By mid-September TAA had had to change engines prematurely seven times and Ansett twelve times! Still Ansett was keen to add a third Electra and finally got permission to do so on November 10, 1959. This annoyed TAA as it made it much more difficult for them to petition for the acquisition of jet aircraft anytime soon. In fact TAA had been told it wouldn't be able to contemplate jets before 1963! Given the competitive disadvantage TAA would suffer with an extra Ansett Electra about it too was forced to seek approval for an extra aircraft - which became VH-TLC.
Ansett was again able to steal a leap when it persuaded Lockheed to let him have his third Electra in February 1960. The Australian government meanwhile was worried about maintaining no competition between the airlines and ludicrously went as far as imposing a cross-charter agreement whereby Ansett and TAA were forced to swap aircraft so that they had matching fleets. This helped Ansett more than TAA as the latter was lumbered with several of Ansett's obsolete DC-6Bs. It was another blow to TAA which had proven itself the superior airline over the years. The decision unsurprisingly caused uproar amongst TAA staff and within Labour circles.
To add insult to injury it was now that the aircraft that TAA never wanted began to show its problems. After the type's third mystery crash in March 1960 the FAA placed speed restrictions on its operations and Lockheed found the problem by May. However the types was tranished forever after and the accidents destroyed its sales potential. All existing Electra's meanwhile needed to undergo extensive modifications to fix the issue, which related to the engines working against the wing to create an uncontrolled flutter effect which literally ripped the airframe apart. The modifications didn't happen until well into 1961 and took about a month per aircraft.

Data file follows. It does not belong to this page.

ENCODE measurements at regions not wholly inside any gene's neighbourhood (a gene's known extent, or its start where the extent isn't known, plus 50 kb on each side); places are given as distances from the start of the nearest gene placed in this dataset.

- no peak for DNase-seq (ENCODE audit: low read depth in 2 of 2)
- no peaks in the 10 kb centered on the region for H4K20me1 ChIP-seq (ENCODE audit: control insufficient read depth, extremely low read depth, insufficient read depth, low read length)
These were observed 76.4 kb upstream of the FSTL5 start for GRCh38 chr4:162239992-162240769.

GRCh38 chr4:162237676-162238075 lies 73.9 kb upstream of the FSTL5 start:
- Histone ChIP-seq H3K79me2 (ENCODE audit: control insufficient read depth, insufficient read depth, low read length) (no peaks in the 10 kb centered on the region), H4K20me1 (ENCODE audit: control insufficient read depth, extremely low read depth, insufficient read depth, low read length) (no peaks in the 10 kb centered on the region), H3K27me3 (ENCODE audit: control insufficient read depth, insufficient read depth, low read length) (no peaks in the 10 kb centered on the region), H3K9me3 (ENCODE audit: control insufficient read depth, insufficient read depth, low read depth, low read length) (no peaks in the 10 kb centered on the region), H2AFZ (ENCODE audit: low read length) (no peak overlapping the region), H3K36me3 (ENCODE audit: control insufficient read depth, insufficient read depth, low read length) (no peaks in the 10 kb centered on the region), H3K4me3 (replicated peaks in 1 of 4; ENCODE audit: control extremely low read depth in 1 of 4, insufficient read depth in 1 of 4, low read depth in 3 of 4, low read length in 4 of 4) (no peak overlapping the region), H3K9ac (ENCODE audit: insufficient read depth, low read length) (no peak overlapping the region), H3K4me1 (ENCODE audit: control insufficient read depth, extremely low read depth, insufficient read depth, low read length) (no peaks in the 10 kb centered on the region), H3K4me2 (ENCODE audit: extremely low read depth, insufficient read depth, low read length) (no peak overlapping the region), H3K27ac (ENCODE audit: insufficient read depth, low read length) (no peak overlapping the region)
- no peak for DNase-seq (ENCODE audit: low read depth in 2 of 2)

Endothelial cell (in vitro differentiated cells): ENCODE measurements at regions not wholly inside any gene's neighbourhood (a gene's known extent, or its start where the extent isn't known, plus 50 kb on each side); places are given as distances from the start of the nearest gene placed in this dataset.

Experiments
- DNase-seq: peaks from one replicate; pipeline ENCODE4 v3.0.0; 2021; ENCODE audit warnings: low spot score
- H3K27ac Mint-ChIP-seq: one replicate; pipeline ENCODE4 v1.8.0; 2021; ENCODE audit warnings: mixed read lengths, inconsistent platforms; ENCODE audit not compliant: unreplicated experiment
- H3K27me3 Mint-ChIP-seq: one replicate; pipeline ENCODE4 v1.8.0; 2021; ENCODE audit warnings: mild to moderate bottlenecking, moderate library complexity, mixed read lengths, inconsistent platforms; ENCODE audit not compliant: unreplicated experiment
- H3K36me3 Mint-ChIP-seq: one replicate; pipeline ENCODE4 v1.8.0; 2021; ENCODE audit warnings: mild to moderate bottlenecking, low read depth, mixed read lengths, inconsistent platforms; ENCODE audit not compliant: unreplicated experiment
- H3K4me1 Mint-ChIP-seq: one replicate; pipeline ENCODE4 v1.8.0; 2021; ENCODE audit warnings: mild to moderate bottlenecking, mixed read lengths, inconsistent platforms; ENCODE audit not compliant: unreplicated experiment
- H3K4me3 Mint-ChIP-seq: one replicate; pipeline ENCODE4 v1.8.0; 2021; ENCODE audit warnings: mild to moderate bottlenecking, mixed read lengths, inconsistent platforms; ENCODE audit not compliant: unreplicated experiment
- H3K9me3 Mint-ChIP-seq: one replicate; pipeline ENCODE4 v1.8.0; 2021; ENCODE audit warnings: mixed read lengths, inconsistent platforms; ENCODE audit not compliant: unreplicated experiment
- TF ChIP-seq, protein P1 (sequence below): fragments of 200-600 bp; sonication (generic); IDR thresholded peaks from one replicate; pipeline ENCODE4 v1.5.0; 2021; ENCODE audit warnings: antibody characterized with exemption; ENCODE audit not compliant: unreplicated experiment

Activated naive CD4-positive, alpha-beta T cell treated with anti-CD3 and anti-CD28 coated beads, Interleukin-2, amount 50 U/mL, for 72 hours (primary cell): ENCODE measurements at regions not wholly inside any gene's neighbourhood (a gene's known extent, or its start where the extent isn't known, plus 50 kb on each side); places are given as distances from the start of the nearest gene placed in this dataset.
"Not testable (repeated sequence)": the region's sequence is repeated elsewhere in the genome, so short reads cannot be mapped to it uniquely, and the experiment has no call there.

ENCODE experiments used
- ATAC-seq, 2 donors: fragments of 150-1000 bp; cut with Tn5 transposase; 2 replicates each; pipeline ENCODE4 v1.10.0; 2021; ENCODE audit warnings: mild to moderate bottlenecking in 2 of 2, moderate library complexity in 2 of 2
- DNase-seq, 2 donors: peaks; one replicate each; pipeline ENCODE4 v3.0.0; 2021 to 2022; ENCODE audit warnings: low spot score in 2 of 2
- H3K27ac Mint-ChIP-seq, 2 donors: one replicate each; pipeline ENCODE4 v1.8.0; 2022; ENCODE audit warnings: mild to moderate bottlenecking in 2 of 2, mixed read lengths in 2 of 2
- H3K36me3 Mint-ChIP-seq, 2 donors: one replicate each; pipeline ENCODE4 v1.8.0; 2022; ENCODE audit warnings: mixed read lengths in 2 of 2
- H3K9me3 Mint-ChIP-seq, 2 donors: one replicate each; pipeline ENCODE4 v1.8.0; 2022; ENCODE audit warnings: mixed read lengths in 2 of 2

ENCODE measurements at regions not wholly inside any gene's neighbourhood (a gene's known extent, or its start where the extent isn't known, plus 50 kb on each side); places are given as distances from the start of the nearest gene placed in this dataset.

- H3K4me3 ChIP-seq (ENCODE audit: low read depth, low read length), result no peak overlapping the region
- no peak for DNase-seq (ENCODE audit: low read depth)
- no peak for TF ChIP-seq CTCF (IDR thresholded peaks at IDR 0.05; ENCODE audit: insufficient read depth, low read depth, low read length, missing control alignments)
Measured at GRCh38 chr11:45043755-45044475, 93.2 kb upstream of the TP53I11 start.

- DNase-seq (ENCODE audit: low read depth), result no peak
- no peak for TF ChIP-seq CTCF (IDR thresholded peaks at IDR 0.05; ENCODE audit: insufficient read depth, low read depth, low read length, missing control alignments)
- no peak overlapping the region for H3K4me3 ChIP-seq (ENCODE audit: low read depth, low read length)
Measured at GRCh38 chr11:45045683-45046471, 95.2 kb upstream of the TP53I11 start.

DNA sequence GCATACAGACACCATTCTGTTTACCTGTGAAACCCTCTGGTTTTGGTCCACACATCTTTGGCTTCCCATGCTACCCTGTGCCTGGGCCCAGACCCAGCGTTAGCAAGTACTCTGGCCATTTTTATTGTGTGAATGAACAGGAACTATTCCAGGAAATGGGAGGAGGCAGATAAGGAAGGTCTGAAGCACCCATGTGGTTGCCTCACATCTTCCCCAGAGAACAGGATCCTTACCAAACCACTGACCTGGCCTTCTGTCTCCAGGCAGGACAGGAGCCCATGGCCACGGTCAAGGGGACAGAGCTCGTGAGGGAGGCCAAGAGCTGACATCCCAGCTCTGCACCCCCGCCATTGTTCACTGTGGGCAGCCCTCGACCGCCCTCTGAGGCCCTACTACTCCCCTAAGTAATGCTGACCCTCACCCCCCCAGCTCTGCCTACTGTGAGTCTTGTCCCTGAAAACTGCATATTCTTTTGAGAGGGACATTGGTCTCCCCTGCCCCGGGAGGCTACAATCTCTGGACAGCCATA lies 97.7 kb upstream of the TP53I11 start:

Following the modifications the Electras proved reliable however they were clearly outdated by the mid-1960s and in hindsight it is easy to see how much more suitable the Caravelles TAA had wanted would have been. The Electras remained in passenger service with Ansett and TAA until 1970/71. TAA's second aircraft VH-TLB operated her final revenue service, between Melbourne and Sydney on April 30, 1971 by which time she had flown 33,826 hours and 26,843 cycles.
Ansett's Electras in particular have seen long service and Ansett converted all its aircraft into freighters (even purchased a second-hand freighter in 1975). For example Ansett's first aircraft VH-RMA served in passenger form until April 1971. Converted to a freighter she served for another 12 years until sale to Turbo Power International as N356Q. Sold to Air Bridge in 1988 and then leased Hunting Cargo in 1993 she joined Amerer Aviation of Austria as OE-ILB in late 1998. She was sold again in 2006 to Buffalo Airways as C-FBAQ and was badly damaged in a crash at Yellowknife in 2012 but is likely to be repaired and to fly again.
Gunn, John. Contested Skies: Trans-Australian Airlines 1946-1992
Checkout AussieAirliners.com for detailed operational histories of the Electras
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I'm Richard Stretton: a fan of classic airliners and airlines who enjoys exploring their history through my collection of die-cast airliners. If you enjoy the site please donate whatever you can to help keep it running: